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Dover-Phila 14th among 'micropolitan'
areas by Site Selection magazine

By Lee Morrison
The Times-Reporter

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Dover-New Philadelphia is tied for 14th among the top micropolitan areas in the United States as ranked by Site Selection magazine.

The magazine named a Top 133 out of nearly 700 micropolitan areas designated by the U.S. Census Bureau. The bureau defines a micropolitan area as a largely rural economy that includes a city of at least 10,000 people but less than 50,000 and covers at least one county. Of the 3,141 counties in the U.S., 694 are classified as micro areas and account for about 10 percent of America's population.

Projects within the past year which helped the Dover-New Philadelphia region achieve the recognition are the new Olympic Steel Service Center at Dover, the new Kimble Mfg. facility at New Philadelphia, the new Complete Hydraulic Services facility in the Lawrence Township Industrial Park near Bolivar and the new Plymouth Foam at Gnadenhutten.

Olympic Steel has opened a distribution center, while Kimble Mfg. merged its facilities at Midvale and near New Philadelphia into a streamlined operation in a new headquarters in the Knisely Industrial Park at New Philadelphia. Complete Hydraulic Services, a division of Ohio Cat, moved into the former Best in Plastics building to nearly double its space. Plymouth Foam merged its operations from two buildings at Newcomerstown into the renovated former Alsco plant at Gnadenhutten, which offers nearly double the space previously used.

"Even though we're not seeing a real boom because of the national economy, being 14th on the list is pretty impressive," said Harry Eadon, executive director of the Tuscarawas County Port Authority.

"The retention and expansion of existing businesses is critical to economic development. It's incredibly more difficult and more expensive to attract new businesses. Our focus over the past couple of years has been on existing businesses. That included the county Chamber of Commerce's surveys to find out what businesses need to operate and their challenges in the community and how to solve those challenges.

"Certainly, county commissioners and municipal leaders have been significant promoters in that regard. That's critical and is apparent through the growth we've seen from a number of businesses. It's really the businesses that did this. They deserve the credit for their making capital investments and being willing to make these moves. And a business locating a new operation here - like Olympic Steel - really makes this recognition important."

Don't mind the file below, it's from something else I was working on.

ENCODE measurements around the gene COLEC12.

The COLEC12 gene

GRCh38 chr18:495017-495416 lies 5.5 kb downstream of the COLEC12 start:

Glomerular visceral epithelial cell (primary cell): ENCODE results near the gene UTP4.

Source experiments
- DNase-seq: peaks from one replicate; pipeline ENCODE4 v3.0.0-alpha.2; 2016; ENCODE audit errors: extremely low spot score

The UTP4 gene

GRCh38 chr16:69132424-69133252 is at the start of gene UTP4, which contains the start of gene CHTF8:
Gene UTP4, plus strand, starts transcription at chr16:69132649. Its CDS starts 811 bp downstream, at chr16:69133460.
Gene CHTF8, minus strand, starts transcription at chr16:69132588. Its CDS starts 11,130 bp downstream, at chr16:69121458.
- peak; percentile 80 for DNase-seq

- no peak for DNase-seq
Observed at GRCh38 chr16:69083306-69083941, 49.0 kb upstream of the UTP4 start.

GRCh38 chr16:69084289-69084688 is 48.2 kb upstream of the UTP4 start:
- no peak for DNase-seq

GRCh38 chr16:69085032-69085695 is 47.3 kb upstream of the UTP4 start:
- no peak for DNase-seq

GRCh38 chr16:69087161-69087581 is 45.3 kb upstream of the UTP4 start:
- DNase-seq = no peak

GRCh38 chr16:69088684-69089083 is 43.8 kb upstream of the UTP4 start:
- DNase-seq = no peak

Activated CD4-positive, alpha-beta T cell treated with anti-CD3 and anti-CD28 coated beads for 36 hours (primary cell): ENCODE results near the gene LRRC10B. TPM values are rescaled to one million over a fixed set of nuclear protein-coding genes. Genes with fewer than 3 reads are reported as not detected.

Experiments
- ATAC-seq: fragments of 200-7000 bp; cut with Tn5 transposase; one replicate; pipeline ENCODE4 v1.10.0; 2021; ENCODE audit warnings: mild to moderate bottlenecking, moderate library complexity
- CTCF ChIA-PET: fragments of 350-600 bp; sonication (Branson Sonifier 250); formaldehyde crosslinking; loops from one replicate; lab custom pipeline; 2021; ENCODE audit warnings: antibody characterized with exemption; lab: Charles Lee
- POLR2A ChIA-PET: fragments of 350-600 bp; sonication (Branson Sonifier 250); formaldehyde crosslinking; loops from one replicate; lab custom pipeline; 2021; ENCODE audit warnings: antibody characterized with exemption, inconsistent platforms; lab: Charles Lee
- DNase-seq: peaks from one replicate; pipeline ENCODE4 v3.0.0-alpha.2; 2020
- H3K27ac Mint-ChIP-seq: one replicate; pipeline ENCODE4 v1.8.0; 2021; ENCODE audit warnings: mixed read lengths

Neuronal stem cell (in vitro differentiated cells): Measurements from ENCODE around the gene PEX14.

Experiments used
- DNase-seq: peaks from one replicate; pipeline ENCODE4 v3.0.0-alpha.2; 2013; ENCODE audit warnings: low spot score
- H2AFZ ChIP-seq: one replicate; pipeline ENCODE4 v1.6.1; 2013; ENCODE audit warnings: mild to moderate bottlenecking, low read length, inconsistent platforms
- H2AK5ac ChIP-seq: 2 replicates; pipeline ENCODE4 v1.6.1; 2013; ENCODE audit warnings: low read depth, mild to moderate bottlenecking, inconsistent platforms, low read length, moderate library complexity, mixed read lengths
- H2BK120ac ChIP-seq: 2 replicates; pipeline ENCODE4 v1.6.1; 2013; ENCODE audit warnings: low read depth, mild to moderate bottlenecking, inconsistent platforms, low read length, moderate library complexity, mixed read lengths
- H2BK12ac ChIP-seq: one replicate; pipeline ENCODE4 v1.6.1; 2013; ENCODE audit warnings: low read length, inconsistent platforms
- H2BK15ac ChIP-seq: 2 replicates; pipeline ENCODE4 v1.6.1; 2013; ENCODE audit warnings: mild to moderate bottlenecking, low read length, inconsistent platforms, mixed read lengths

Other Ohio micropolitan areas ranked in the magazine's top 25 are Wooster (6th), Ashtabula (7th) and Findlay (12th).

Statesville-Mooreville, N.C., was ranked first.

Site Selection magazine also presented Ohio the Governor's Cup Award for leading the nation in new and expanded facilities in 2008. The March edition highlights the award and Ohio's economic accomplishments, which include 12 cities with top 10 rankings.

"This award serves as an important reminder that our commitment to phasing in comprehensive tax reforms, while investing in sustainable sectors of the economy, is positioning Ohio for recovery and long-term economic growth," Gov. Ted Strickland said in a press release. "But we will not rest for a moment in the midst of this national recession. Our budget continues to prioritize investments in education, health care and job-creating tax relief to encourage capital investment and grow Ohio's economy."

Strickland attributes the honor to the state's "manufacturing strengths, logistics capabilities, skilled work force and competitive business environment."

Conway Data, Site Selection's publisher, has since 1978 annually recognized the state with the most new and expanded corporate facilities as tracked by its New Plant database. The database focuses on new corporate location projects that meet at least one of three criteria: capital investment of at least $1 million; creating at least 50 new jobs; or adding at least 20,000 square feet of new floor area.

The magazine's yearly analyses are regarded by corporate real estate analysts as "the industry scoreboard." Ohio won the award with 503 projects. More Ohio cities ranked in the top 10 metropolitan and micropolitan categories for new and expanded corporate facilities than any other state.

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